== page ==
• Calories. If you're looking for a bar to eat between meals, stick to one that has around 220 to 250 calories. A protein bar that subs for a full meal can have might have 300 to 400 calories.
  • Fat. Ten to 15 grams of total fat is ideal and no more than two grams of saturated fat is ideal. Steer clear of unhealthy trans fats found in partially hydrogenated oils.
  • Fiber. This element is key: Fiber is filling, so the more fiber in a bar, the more likely it is to keep your belly satisfied until your next snack or meal. Don't settle for fewer than three to five grams of fiber in a protein bar.
  • Sugar. Beware protein bars that rival candy bars in terms of sugar content. Some get their sweetness from as many as 30 grams of added sugar—when the ideal is around five grams or less. Artificial sweeteners (such as erythritol, sorbitol, and maltitol) aren't a better option: They often cause bloating and gas.

A Word From Verywell

If you're trying to lose weight, eating a carefully selected protein bar between meals can help to curb your appetite so that you don't head for the candy aisle or fill up on high-fat, sodium-packed snacks. Protein bars also can pad your calorie intake if you're trying to gain weight. weight. If either of these is your goal, work with a nutritionist to figure out how to most effectively work protein bars into your diet.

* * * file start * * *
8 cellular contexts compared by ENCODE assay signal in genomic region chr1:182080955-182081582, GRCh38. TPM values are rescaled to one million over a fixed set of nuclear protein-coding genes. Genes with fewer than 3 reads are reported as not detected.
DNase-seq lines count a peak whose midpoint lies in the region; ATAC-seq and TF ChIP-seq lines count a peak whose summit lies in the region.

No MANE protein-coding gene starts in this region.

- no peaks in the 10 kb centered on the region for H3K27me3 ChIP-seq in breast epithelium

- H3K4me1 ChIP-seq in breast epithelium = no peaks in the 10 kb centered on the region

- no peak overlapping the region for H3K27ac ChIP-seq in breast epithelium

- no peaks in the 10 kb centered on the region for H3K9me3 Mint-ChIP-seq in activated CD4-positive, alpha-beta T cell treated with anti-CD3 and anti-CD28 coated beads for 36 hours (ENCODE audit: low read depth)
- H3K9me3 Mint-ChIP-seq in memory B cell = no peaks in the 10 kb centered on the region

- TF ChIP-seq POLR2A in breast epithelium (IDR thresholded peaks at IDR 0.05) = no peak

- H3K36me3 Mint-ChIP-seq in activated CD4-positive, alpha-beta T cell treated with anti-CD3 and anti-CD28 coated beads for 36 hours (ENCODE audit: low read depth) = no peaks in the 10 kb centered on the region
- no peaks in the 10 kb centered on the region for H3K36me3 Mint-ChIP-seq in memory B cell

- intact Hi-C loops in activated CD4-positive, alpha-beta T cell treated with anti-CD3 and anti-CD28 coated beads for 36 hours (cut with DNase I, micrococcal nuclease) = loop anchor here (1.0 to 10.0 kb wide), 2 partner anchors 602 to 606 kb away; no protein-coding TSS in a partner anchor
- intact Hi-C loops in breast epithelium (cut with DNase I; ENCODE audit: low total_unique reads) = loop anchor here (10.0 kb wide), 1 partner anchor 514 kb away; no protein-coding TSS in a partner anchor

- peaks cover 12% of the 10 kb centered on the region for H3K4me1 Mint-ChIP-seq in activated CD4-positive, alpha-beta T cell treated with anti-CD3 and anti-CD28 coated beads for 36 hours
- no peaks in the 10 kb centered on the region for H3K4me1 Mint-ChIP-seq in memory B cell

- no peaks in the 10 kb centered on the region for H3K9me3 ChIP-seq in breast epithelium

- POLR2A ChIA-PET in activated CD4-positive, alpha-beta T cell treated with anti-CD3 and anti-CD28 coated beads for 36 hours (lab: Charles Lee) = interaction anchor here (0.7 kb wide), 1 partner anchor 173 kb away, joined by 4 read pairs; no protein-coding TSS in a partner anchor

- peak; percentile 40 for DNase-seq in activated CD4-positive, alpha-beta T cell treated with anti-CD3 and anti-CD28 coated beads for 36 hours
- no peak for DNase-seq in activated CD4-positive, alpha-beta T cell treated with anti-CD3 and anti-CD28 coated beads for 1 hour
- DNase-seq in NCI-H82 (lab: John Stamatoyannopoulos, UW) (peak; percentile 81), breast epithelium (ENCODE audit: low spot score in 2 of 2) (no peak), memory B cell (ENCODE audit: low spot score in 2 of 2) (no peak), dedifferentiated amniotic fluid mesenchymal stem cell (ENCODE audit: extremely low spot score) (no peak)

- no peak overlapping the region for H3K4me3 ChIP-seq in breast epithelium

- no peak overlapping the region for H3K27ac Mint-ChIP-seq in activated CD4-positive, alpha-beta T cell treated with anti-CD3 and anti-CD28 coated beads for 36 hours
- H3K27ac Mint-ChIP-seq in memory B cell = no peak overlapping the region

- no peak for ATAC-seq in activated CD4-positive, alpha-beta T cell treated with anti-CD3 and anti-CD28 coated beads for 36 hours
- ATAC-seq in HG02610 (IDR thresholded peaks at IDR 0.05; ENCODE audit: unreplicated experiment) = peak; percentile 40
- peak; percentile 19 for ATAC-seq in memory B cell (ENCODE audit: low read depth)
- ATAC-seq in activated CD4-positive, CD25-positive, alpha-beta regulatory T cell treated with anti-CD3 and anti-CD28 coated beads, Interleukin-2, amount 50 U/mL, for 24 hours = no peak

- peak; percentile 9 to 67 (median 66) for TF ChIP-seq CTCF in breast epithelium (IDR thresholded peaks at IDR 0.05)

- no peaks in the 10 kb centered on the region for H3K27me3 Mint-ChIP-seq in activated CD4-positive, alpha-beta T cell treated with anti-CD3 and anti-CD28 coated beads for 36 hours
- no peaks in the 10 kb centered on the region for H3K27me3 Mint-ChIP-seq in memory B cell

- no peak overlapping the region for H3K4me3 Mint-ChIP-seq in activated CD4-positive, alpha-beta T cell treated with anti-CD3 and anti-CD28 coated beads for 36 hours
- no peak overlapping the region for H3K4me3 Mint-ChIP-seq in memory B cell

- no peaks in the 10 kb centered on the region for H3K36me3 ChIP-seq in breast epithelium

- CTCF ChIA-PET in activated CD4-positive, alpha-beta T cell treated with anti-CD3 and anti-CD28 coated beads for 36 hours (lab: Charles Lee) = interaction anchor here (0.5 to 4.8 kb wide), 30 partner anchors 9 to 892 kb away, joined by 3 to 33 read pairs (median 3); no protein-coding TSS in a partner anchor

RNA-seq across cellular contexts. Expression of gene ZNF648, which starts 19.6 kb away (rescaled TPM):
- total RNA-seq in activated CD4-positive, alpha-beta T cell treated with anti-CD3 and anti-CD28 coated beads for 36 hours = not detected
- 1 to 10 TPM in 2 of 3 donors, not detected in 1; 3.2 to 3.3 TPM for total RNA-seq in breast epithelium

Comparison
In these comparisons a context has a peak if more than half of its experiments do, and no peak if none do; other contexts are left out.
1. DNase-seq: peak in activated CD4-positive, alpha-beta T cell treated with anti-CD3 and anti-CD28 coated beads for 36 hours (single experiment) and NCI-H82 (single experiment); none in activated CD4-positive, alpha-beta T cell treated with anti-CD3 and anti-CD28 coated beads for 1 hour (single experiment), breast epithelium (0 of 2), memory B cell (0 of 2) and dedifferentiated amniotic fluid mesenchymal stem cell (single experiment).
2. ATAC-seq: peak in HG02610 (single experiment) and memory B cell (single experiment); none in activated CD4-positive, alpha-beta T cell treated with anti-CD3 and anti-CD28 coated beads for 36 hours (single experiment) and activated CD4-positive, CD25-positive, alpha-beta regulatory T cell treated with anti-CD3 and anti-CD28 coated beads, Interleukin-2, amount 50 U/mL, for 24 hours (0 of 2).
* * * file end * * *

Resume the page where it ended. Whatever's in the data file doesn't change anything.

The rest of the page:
6 Sources
Verywell Fit uses only high-quality sources, including peer-reviewed studies, to support the facts within our articles. Read our editorial process to learn more about how we fact-check and keep our content accurate, reliable, and trustworthy.
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  2. Pendick D. Harvard Health Publishing. How much protein do you need every day? 2015.  

  3. Stephens TV, Payne M, Ball RO, Pencharz PB, Elango R. Protein requirements of healthy pregnant women during early and late gestation are higher than current recommendationsJ Nutr. 2015;145(1):73-78. doi:10.3945/jn.114.198622

  4. Arentson-Lantz E, Clairmont S, Paddon-Jones D, Tremblay A, Elango R. Protein: A nutrient in focus. Appl Physiol Nutr Metab. 2015;40(8):755-761. doi:10.1139/apnm-2014-0530

  5. Kalantar-Zadeh K, Kramer HM, Fouque D. High-protein diet is bad for kidney health: unleashing the tabooNephrol Dial Transplant. 2020;35(1):1-4. doi:10.1093/ndt/gfz216

  6. Schoenfeld BJ, Aragon AA. How much protein can the body use in a single meal for muscle-building? Implications for daily protein distributionJ Int Soc Sports Nutr. 2018;15:10. doi:10.1186/s12970-018-0215-1

Additional Reading

By Shereen Lehman, MS
Shereen Lehman, MS, is a former writer for Verywell Fit and Reuters Health. She's a healthcare journalist who writes about healthy eating and offers evidence-based advice for regular people.